India is world’s 40th most competitive economy: WEF

The Global Competitiveness Index (GCI) is prepared on the basis of country-level data covering 12 categories or pillars of competitiveness.

India has been ranked as the 40th most competitive economy — slipping one place from last year’s ranking — on the World Economic Forum’s global competitiveness index, which is topped by Switzerland.

On the list of 137 economies, Switzerland is followed by the US and Singapore in second and third places, respectively.

In the latest Global Competitiveness Report released today, India has slipped from the 39th position to 40th while neighbouring China is ranked at 27th.

“India stabilises this year after its big leap forward of the previous two years,” the report said, adding that the score has improved across most pillars of competitiveness. These include infrastructure (66th rank), higher education and training (75) and technological readiness (107), reflecting recent public investments in these areas, it added.

According to the report, India’s performance also improved in ICT (information and communications technologies) indicators, particularly Internet bandwidth per user, mobile phone and broadband subscriptions, and Internet access in schools.

However, the WEF said the private sector still considers corruption to be the most problematic factor for doing business in India.

“A big concern for India is the disconnect between its innovative strength (29) and its technological readiness (up 3 to 107): as long as this gap remains large, India will not be able to fully leverage its technological strengths across the wider economy,” it noted.

Among the BRICS, China and Russia (38) are placed above India.South Africa and Brazil are placed at 61st and 80th spots, respectively.

In South Asia, India has garnered the highest ranking, followed by Bhutan (85th rank), Sri Lanka (85), Nepal (88), Bangladesh (99) and Pakistan (115).

“Improving ICT infrastructure and use remain among the biggest challenges for the region: in the past decade, technological readiness stagnated the most in South Asia,” WEF said.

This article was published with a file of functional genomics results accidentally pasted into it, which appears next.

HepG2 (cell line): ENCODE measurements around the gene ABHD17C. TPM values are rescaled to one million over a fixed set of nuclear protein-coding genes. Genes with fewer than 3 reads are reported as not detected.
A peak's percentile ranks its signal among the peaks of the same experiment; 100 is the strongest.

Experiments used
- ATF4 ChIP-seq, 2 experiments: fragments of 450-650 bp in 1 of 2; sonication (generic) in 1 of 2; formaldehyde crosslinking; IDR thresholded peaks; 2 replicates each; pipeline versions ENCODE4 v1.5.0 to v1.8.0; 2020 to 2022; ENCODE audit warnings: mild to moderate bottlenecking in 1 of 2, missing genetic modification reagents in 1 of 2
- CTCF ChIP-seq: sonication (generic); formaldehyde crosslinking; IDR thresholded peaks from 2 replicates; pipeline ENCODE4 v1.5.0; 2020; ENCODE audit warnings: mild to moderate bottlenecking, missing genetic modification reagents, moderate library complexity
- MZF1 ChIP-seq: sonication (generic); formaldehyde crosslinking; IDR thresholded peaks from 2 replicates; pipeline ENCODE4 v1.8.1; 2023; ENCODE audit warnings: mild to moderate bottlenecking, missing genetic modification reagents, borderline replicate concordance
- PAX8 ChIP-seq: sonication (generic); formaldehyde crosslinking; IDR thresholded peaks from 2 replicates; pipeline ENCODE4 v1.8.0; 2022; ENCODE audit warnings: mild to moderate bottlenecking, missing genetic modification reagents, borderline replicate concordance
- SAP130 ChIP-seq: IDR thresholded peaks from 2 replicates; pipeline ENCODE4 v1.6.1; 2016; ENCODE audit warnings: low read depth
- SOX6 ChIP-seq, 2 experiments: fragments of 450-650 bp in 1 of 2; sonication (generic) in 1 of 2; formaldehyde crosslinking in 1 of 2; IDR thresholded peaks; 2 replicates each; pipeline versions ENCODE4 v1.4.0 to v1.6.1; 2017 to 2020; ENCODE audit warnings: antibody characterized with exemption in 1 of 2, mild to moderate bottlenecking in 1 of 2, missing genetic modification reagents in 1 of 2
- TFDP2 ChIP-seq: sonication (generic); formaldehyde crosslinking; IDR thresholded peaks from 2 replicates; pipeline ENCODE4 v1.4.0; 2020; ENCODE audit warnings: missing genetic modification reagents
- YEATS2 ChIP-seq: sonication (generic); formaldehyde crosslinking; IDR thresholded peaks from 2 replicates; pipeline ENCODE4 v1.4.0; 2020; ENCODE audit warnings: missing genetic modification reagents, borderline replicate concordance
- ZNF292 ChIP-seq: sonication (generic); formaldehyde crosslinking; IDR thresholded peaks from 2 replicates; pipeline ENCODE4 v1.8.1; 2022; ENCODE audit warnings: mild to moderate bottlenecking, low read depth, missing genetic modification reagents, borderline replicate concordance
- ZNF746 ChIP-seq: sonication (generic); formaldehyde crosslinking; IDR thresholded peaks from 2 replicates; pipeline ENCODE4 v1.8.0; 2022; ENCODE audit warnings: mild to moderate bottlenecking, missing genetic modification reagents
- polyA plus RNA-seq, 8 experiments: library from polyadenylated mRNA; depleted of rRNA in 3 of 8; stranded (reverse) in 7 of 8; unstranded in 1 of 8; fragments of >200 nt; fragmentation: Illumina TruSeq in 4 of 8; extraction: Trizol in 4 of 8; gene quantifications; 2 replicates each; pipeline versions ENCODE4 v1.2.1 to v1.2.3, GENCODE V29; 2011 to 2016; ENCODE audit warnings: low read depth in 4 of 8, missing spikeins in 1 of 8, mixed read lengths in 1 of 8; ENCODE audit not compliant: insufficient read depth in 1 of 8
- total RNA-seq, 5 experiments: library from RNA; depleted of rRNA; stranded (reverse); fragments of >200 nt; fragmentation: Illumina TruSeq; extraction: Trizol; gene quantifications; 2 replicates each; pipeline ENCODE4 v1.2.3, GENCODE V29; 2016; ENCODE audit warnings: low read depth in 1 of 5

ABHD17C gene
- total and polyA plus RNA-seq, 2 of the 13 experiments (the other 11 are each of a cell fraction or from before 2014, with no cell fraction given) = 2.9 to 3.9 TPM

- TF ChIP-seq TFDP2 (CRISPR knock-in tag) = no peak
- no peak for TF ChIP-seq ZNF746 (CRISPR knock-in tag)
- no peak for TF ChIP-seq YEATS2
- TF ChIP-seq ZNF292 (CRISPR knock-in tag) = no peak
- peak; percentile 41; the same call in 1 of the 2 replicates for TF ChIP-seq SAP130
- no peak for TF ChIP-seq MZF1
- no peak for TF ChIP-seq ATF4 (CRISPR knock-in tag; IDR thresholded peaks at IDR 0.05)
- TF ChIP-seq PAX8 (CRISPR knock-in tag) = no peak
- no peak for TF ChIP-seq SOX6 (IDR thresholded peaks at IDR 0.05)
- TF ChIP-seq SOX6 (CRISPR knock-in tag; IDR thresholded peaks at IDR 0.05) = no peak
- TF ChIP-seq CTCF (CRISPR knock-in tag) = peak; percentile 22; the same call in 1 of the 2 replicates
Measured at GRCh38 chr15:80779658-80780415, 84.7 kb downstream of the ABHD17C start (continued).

Other countries in the top 10 are the Netherlands (4th rank), Germany (5), Hong Kong SAR (6), Sweden (7), United Kingdom (8), Japan (9) and Finland (10).

The Global Competitiveness Index (GCI) is prepared on the basis of country-level data covering 12 categories or pillars of competitiveness.

Institutions, infrastructure, macroeconomic environment, health and primary education, higher education and training, goods market efficiency, labour market efficiency, financial market development, technological readiness, market size, business sophistication and innovation are the 12 pillars.

According to WEF’s Executive Opinion Survey 2017, corruption is the most problematic factor for doing business in India.

The second biggest bottleneck is ‘access to financing’, followed by ‘tax rates’, ‘inadequate supply of infrastructure’, ‘poor work ethics in national labour force’ and ‘inadequately educated work force’, among others.

The survey findings are mentioned in the report.

“Countries preparing for the Fourth Industrial Revolution and simultaneously strengthening their political, economic and social systems will be the winners in the competitive race of the future,” WEF founder and Executive Chairman Klaus Schwab said.

Medical tourism is forex top spinner

Accounts for 70% of health services exports, finds survey

Medical tourism has been the largest contributor to India’s total health services exports, accounting for 70 per cent of the total revenues of $890 million earned in 2015-16, according to the first comprehensive government survey on the sector.

Asian countries, led by Bangladesh, Iraq, Pakistan and the Maldives, accounted for more than 60 per cent of the foreign exchange earnings of health services.

India’s major trade partners, the US and the EU, accounted for 14 per cent and 11 per cent, respectively, according to the survey compiled by the Directorate-General of Commercial Intelligence and Statistics under the Commerce Department.

■ 60% of the earnings come from Bangladesh, Iraq, Pakistan and the Maldives

■ 14% from the US

■ 11% from the EU